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Bunnie Ann - 2011-07-14
Just found this page, wow! I have been "owned" by my parrot for about 33 years. I got her at a garage sale, yeah, funny huh? I think she? was about 5 at the time. Her/ his, do not know, and was told it is a her, so that is what I go with! Anyway, her name is Isis. She has attacked all my friends and two women never gave me a second date... because of her. All in all though she is a wonderful pet and we get along fine. She eats about everything I eat, though I do not give her meat very often. She loves to chew cardboard boxes to shreds, and she ruined a very expensive book, it was worth more than her! I imagine that she will outlive me, and she will go to my ex?, and if not I will post here to see if maybe someone can take her. She is like my child and I do love her, she knows it and seems to take advantage of it. I used to take her for walks on a leash but got out of the habit but, still trying to get her to let me put the leash on her again. She fights me until I give up. She got stolen once but managed to get away, we found her 3 days later in a tree in the neighbors yard. We all were very happy, and she was ravenously hungry! She loves the car, and has traveled to most of the states with me. What a pet. Wish I could post a pic here.

  • Charlie Roche - 2011-07-14
    That is what happens. A human is trained by the parrot and once the human knows, understands an dobeys the rules there aren't any problems. My 26 year old parrot will march up and down outside the door until my hubby leaves the room. He will stomp his feet, holler and just pace until my hubby leaves the room. He won't bite or attack but just will not let me next to my husband while he is around.
    He is my mate - the bird not the husband. That is how your parrot sees you. You are it's mate - and she (probably a gal) will chase any other possible suitors away. Weird right but fun. It's a Panama? My Panama just got married and had babies last year. He was 27.
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Beverly - 2012-08-11
I am shocked at what people are feeding their parrots. Junk food and meat that I wouldn't feed my child or myself. My Amazon eats only organic. For breakfast he eats banana, apple, and most any other fruit I have. Oranges are not the best but every now and then he gets a bit for a treat. Romaine lettuce, carrots, peas and most veges at different times for supper. He of course always has organic pellets in front of him. He has never had a weight problem nor will he. He's beautiful and healthy. I would never sell any bird to anyone that fed a bird the way I read here. It's a crime. Just because a bird will eat anything doesn't mean it should. Please people do your research before continuing slowly killing your pet.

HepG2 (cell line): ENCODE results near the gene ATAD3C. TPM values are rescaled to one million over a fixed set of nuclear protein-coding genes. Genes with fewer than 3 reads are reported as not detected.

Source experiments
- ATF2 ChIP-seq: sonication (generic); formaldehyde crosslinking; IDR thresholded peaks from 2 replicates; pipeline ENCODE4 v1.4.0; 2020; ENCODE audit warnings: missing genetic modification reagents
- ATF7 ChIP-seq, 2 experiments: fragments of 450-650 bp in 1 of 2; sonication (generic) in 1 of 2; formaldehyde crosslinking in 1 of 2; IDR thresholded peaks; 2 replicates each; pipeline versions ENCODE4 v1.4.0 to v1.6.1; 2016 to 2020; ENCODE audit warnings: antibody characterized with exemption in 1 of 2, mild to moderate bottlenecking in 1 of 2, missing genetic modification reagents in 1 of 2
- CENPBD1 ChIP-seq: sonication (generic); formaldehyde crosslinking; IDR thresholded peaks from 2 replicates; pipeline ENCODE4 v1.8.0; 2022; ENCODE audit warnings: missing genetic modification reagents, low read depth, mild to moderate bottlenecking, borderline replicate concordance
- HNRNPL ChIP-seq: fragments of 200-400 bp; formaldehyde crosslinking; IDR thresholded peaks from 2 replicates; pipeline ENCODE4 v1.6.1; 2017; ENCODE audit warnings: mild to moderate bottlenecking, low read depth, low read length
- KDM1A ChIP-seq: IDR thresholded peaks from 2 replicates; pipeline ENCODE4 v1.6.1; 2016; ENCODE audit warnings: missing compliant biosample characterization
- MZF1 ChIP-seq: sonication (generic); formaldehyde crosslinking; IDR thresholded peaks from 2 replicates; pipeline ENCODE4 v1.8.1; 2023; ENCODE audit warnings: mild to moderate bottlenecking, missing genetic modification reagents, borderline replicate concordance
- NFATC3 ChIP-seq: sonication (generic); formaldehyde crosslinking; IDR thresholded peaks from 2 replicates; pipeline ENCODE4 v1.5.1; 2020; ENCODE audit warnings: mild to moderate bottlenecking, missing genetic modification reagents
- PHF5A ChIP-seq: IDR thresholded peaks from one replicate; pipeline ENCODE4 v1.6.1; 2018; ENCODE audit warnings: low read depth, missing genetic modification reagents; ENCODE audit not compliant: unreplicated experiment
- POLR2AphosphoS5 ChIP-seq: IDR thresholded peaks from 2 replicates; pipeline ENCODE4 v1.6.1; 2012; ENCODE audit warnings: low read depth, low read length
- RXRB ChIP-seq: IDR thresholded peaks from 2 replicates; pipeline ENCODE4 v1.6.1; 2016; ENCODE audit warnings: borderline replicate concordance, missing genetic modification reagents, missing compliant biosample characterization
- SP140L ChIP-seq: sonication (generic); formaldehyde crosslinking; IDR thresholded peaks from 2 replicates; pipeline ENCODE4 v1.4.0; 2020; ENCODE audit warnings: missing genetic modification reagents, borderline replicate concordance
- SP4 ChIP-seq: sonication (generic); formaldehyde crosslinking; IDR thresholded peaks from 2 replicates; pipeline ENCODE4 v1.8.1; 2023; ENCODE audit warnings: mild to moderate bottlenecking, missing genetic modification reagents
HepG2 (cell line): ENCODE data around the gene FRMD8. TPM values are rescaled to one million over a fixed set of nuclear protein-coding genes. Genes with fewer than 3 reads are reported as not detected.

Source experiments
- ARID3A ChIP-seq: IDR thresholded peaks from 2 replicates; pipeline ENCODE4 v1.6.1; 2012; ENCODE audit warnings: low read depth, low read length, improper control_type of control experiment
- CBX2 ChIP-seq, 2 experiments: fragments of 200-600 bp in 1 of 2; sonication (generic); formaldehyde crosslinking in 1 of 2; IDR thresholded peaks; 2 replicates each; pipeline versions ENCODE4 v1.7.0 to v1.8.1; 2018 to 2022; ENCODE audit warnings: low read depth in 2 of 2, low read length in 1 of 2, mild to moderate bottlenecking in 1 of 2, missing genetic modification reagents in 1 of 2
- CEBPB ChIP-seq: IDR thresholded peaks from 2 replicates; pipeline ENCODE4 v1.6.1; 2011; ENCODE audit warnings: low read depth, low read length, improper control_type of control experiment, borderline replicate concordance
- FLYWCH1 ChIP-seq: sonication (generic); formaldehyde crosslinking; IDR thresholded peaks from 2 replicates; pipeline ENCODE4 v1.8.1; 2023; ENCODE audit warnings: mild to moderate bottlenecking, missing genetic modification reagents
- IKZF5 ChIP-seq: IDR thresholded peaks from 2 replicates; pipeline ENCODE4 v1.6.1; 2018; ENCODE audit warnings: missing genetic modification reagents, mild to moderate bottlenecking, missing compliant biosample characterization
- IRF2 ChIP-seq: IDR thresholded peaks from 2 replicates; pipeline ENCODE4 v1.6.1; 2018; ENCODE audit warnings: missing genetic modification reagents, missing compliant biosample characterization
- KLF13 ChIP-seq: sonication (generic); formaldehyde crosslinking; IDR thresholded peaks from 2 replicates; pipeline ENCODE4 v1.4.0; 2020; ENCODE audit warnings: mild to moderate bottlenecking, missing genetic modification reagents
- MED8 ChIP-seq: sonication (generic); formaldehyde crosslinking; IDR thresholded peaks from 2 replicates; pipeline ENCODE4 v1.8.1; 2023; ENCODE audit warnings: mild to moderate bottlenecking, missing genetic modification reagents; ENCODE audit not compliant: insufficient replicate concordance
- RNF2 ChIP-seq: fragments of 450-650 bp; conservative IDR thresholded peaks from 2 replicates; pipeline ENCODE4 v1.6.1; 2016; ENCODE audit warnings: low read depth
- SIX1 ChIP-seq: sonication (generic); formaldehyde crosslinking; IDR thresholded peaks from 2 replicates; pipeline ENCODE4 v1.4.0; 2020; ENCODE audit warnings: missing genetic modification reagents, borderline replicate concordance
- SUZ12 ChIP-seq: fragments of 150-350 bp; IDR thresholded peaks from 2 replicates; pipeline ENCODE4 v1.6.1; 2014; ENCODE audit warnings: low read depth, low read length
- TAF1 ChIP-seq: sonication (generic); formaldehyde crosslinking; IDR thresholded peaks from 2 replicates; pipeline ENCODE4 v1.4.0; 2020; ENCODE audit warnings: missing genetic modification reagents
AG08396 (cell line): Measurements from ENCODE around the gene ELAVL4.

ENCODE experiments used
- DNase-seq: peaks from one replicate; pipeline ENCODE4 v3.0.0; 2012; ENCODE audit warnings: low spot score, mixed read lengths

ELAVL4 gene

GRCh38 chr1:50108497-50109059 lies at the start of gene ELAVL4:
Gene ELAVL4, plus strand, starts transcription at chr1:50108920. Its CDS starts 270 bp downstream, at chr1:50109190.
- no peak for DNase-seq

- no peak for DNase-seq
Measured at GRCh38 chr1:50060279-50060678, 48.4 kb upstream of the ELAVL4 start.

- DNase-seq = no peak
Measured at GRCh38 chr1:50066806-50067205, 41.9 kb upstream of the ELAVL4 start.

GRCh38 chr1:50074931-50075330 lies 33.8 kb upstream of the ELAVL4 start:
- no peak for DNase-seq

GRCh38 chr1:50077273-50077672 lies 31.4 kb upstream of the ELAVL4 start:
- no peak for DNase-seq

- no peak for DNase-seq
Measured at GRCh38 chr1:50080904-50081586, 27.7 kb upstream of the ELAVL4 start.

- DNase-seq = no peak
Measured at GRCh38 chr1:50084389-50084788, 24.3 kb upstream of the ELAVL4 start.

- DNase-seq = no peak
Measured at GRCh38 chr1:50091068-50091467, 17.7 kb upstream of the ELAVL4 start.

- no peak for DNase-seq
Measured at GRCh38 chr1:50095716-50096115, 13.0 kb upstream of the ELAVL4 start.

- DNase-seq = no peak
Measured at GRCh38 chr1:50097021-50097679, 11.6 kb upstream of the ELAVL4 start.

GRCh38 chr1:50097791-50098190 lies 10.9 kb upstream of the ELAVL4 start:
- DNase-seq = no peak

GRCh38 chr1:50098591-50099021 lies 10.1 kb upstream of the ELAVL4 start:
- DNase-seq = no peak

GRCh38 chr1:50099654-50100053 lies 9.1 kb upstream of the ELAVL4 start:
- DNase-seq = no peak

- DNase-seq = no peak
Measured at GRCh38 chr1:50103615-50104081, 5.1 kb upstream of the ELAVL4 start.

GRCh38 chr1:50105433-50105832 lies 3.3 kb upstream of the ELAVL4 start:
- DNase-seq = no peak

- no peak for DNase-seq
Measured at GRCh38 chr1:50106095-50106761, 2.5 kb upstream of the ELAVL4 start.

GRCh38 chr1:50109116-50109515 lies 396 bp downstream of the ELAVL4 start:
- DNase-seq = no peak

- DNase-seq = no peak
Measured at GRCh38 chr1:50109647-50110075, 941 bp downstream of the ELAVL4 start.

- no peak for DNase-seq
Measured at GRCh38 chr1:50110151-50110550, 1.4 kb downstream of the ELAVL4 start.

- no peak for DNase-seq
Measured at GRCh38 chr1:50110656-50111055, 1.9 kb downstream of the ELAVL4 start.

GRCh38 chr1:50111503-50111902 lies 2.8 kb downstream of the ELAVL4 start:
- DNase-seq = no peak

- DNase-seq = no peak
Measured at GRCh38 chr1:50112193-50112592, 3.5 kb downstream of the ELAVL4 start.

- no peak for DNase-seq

• Charlie Roche - 2012-08-12
    Parrots eat meal in the wild.  They need the protein and will eat all sorts of insects, lizards or worms.  Banana, apple, and all that fruit is going to give your birds one big case of diahhreha.  A grape to her is like you eating a watermelon.  Think size proportion.  Junk food - a whole wheat pizza with tomatoe, peppers, olives, cabbage, topped off with romaine is not junk food.  You might want to rethink what you are doing.
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tracey - 2010-10-31
We have a Panama Amazon called Charlie, who we have had for 6 years, since he was a baby. He has a great personality, with the exception that he is extremely greedy!

We took him to the vets for a check up in January the first since we first bought him, only to find out that he was not only overweight but obese, in fact the fattest parrot she had seen in 12 months. He weighed 795 gms.

He was on Harrison pellets, and fresh fruit and veg diet, in far to big quantities, and he also had nuts, crisps, toast and any other snacks which we ate.

We immediately cut out all the snacks and started to reduce the amount of pellets he was eating. Six months on he had lost 100gms. We took him back to the vet who was pleased with his progress, but said he needed to lose another 100gms.

We now have cut his pellets down to 21gms (from an unlimited amount), and with the exception of a monkey nut after his daily weigh in each day gets no "junk" food at all.

He is a lot more active than he used to be, however he does not seem to be losing any more weight, and when we feed him in the morning and evening, he stays in until he has eaten all his pellets, and them moves on to his fruit and veg at such a speed you would think we were starving him.

Has anyone else got a "greedy" Amazon, and if so how have you controlled their aggressive eating, and what weight is your Amazon?

  • Julie - 2011-07-11
    I have a panama amazon called Doris. She is 8 years old and just loves to eat, chips, cooked potatoes, chicken bones, toast or any kind of spread, jam, butter etc. She was over weight too, so I cut down on human food stopped it. She has lost weight and is still as happy as before, just sulks at meal times. She is a one person bird really, but will go to anyone, she thinks she's an eagle. Lol Who am I too spoil her ideas of grandure :)
    She would be noisy if I didn't give her enough attention. She is a great speaker and a real show off.
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Marie Fern - 2011-01-14
A relative of mine is asking me to adopt a yellow fronted amazon he figures is around 10 years old..he doesn't know if it's a male or a female...the bird gets along with him and him alone...has not bonded with other members of his family....I do not know if it is because they haven't tried or if it's because the parrot hasn't allowed it.....I have a sun conure who flies freely in a sun room...has its own cage but the cage is open and can go to a rope gym and fly around...could this amazon be aggressive towards the conure? Are amazons difficult to accept another (strange) person? Are the yellow fronted more difficult than others or vice versa? I have never had an amazon parrot.
Thanks for your feedback.